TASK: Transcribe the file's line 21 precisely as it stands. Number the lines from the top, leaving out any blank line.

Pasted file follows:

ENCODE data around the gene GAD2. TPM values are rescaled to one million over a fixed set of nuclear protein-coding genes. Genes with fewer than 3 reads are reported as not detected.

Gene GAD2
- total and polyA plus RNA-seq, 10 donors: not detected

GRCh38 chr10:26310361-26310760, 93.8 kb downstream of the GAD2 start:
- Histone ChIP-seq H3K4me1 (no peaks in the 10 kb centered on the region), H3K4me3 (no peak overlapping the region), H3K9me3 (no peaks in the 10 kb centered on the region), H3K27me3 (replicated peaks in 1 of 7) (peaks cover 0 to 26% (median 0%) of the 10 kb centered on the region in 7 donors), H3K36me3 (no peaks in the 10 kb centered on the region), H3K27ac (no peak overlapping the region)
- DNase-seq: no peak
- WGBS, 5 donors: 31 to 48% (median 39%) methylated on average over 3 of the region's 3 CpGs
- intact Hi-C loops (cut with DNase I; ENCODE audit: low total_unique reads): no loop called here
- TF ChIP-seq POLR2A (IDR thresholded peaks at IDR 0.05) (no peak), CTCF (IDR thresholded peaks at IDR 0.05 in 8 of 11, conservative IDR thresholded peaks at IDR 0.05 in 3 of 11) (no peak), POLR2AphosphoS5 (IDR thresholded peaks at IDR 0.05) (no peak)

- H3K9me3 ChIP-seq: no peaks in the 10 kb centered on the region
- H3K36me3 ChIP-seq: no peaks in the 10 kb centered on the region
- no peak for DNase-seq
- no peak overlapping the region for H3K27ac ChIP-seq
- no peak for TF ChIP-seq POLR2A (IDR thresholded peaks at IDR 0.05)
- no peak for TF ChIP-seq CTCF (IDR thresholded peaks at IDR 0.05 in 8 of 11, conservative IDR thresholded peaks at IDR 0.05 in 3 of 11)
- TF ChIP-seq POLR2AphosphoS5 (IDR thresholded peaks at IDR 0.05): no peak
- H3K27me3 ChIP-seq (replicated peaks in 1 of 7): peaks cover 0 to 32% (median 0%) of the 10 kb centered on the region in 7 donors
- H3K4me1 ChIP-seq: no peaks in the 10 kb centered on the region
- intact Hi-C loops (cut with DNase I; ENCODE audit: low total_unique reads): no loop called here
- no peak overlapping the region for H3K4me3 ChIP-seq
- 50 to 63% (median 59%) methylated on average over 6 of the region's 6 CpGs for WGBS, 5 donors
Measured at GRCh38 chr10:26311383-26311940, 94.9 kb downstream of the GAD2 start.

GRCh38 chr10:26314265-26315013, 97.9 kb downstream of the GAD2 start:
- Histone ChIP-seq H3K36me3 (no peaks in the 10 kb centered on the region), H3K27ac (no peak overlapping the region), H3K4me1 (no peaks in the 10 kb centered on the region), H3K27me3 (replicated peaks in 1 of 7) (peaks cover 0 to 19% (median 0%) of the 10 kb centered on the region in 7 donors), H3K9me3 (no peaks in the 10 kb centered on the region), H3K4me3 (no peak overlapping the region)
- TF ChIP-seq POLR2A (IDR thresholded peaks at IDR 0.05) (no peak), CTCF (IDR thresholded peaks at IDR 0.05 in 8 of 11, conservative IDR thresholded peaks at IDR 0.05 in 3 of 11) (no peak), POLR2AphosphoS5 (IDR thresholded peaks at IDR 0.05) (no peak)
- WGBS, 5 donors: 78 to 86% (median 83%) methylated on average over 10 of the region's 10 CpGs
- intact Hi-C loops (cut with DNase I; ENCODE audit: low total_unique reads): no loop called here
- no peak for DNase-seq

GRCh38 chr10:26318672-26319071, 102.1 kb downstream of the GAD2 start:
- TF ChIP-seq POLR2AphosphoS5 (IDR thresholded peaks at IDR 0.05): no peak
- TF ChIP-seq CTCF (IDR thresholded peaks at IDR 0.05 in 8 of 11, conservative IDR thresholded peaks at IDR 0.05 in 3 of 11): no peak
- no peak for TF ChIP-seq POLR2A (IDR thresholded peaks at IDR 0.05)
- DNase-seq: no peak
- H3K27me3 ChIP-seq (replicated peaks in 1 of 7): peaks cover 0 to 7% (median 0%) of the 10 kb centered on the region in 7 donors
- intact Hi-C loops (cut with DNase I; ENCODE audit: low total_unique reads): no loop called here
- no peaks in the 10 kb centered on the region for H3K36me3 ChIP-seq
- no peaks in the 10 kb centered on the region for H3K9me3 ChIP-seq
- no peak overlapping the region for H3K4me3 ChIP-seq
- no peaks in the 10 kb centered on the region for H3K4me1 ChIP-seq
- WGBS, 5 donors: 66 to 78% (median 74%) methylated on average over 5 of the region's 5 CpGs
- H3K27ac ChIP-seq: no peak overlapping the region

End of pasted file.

- 50 to 63% (median 59%) methylated on average over 6 of the region's 6 CpGs for WGBS, 5 donors